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had we combat that cracks and i spent months over there in the poachers were better armed. i was on loan from the u.s. army we had all the technology we could, but the biggest thing is they would tell me i'm doing this because it's the right thing to do, but we would arrest poachers in two weeks later we would arrest them again. they should of been waiting for arraignment and you get really frustrated. there were instances where some of that rangers would just execute the poachers on spot, so how do we provide them a living if the only way they can survive is kill an elephant for tasks? >> this is the toughest-- not to try to unravel-- how many years if i may ask ago was that, five? >> 20. >> 20. there have been some changes and the main changes have been, first of all that there is more enforcement because there is more money put behind
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enforcement and let's get back to technology. the biggest changes now is that we have drones, critter cams. critter cams are putting where we could see the lines of the poachers going to read night and the drugs can also spot them and spot the herds of elephants, so that is a huge change. also, amassing data and more air power is going in. in nepal, they have not had any poaching incidents since 2008 when they brought the army in, so there are solutions that they are not easy. i personally do not subscribe to killing the poachers on-site, but there are organizations that do and that takes care of it, but i think they are criminals and we have to round them up, the criminals and get them in jail. but, the main problem i think you're talking about is that these guys need to make a living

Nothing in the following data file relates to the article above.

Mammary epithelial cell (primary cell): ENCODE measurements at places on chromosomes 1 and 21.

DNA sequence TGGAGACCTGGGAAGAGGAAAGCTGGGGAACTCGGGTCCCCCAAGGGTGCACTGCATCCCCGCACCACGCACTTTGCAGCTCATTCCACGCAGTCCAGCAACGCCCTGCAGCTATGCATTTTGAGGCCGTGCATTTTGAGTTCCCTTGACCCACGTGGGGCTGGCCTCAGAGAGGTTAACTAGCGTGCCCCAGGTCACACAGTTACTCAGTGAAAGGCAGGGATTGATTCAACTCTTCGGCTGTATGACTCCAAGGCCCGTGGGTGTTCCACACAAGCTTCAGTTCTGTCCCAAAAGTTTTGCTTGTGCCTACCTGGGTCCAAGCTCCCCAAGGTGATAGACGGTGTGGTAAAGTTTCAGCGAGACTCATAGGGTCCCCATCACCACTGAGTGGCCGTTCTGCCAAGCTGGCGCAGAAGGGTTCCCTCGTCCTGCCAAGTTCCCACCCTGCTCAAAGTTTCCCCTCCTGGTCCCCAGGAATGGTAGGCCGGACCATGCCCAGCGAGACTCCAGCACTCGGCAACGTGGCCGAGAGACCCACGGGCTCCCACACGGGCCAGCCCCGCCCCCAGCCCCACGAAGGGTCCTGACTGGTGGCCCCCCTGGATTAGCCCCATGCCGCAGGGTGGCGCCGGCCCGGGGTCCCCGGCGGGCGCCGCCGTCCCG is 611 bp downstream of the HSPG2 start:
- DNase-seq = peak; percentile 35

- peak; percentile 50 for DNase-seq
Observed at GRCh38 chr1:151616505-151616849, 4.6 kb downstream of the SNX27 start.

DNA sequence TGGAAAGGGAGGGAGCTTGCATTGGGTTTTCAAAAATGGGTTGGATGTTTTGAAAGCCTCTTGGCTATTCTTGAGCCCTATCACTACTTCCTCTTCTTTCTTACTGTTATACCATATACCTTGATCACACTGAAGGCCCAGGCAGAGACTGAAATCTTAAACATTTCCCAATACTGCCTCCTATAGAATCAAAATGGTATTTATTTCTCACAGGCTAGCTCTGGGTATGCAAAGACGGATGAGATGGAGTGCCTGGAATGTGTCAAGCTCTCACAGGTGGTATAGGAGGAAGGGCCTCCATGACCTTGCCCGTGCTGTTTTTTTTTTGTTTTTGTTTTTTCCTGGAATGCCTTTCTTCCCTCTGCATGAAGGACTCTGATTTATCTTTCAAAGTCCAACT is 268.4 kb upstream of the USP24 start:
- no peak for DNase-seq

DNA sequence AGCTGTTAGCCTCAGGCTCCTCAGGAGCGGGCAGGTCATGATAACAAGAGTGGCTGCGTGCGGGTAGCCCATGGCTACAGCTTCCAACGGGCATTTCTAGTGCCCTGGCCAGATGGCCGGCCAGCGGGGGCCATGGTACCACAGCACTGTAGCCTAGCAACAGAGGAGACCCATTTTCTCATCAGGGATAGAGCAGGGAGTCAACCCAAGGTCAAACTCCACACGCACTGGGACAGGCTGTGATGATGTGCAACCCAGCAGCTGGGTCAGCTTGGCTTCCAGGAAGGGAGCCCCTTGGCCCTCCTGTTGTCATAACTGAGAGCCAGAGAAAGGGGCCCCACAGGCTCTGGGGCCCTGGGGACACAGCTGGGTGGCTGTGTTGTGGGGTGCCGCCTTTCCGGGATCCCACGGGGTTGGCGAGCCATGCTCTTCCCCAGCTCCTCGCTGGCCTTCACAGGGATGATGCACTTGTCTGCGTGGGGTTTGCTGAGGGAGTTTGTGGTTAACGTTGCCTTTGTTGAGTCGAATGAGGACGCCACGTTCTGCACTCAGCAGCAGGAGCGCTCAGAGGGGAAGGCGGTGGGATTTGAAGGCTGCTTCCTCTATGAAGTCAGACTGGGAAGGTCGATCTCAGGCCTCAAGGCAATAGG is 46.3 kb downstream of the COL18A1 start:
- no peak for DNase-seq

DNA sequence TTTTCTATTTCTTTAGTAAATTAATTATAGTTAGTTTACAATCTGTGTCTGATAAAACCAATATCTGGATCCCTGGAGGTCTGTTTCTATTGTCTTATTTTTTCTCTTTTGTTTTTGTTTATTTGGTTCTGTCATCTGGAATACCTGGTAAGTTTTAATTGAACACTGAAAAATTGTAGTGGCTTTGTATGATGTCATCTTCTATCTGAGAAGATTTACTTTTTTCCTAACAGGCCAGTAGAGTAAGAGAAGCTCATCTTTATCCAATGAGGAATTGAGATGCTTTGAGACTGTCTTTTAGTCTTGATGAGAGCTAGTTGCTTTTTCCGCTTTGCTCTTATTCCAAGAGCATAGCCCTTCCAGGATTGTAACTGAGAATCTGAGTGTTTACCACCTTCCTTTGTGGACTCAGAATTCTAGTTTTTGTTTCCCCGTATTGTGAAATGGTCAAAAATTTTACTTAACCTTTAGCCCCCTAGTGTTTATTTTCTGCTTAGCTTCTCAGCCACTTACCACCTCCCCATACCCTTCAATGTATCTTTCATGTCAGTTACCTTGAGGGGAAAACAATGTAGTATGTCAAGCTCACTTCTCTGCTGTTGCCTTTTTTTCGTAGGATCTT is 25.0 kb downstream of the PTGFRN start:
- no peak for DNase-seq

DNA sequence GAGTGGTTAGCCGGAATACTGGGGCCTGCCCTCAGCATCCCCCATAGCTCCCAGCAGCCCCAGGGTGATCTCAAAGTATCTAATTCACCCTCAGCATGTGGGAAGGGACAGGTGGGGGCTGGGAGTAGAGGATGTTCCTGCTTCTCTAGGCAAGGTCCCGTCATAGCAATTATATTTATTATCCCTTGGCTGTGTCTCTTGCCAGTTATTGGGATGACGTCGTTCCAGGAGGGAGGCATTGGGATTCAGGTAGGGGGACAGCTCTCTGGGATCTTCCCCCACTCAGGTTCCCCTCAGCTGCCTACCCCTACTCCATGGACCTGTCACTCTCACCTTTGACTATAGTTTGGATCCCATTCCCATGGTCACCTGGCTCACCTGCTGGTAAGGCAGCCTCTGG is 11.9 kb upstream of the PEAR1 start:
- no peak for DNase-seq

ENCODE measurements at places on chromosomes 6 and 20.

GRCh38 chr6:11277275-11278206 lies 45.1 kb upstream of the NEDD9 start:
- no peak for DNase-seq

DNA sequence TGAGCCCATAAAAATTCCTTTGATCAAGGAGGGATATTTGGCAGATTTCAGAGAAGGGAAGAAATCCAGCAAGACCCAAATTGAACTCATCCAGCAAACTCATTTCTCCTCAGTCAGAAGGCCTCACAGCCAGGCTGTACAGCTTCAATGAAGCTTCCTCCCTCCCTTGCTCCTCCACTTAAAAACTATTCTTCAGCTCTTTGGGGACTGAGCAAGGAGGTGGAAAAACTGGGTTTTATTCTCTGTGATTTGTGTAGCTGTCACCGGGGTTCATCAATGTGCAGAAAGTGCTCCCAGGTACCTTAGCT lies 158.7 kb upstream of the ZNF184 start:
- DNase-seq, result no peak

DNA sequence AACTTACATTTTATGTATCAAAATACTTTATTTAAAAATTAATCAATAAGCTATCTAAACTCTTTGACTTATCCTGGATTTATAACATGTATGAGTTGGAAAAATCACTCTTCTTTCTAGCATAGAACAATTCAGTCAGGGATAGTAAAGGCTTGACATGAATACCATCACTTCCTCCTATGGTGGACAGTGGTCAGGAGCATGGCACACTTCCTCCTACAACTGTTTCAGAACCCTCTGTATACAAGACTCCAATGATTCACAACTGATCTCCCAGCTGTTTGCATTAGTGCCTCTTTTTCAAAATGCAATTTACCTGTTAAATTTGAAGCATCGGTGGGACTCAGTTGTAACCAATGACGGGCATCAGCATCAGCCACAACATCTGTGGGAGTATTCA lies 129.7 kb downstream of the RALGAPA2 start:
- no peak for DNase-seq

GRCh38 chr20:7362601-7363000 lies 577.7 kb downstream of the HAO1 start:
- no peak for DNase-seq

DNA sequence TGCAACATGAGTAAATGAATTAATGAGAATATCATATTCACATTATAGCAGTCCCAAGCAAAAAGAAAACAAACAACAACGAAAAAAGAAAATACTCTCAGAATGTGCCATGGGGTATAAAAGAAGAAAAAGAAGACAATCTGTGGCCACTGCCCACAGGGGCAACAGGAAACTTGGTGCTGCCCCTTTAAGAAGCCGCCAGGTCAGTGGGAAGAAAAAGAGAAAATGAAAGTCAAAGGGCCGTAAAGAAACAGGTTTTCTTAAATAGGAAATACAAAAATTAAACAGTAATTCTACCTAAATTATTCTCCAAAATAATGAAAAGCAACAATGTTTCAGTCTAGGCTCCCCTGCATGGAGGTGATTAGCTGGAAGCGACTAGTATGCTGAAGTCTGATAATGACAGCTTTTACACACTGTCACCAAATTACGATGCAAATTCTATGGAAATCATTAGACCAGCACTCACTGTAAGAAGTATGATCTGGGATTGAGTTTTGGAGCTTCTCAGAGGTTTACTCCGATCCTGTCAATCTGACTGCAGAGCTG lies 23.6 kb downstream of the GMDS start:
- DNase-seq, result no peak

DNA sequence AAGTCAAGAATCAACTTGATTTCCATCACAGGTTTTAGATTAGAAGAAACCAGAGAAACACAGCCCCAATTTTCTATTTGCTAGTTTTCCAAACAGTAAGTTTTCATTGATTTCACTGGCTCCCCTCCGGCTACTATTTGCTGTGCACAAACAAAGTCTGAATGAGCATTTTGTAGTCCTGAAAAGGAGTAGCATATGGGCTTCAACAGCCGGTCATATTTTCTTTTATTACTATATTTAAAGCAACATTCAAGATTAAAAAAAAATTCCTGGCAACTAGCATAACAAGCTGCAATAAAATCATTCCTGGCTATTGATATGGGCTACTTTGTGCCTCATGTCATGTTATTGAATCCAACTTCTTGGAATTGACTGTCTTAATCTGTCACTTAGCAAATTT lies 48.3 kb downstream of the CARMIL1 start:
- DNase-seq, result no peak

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for their families. absolutely. there are people on the ground working with that as i talked about the whole community involvement to say the animals because they don't want to get rid of the elephant's even though read their crops periodically like the grizzlies. they don't really want to get rid of them, but they have no choice. we have to give them choices. people are working on that. we have to support the people working on that. >> unfortunately, we are out of time. i want to thank you. [applause]. >> and went to encourage everyone to please continue this conversation in the signing tent , which is right here. for the love of all things literary, please buy these books they are so fabulous, not just for you but your friends. you will love reading them and as i said it's really convenient
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just walk right through a little bit of rain into the signing tent. thank you. [applause]. [inaudible conversations] [inaudible conversations] [inaudible conversations] [inaudible conversations] >> you been listening to authors jane alexander and miriam horn picked this is live coverage on book tv of the texas book festival and in about 10 minutes the next author will speak, jeff chang talk about race in america.
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[inaudible conversations] [inaudible conversations]÷÷÷÷÷÷ [inaudible conversations] [inaudible conversations] >> while we wait for the texas book festival to resume we want to show you a little bit from an interview we did with university of texas professor on a recent visit to austin. guest: the predators are those who are attempting to take advantage of the programs that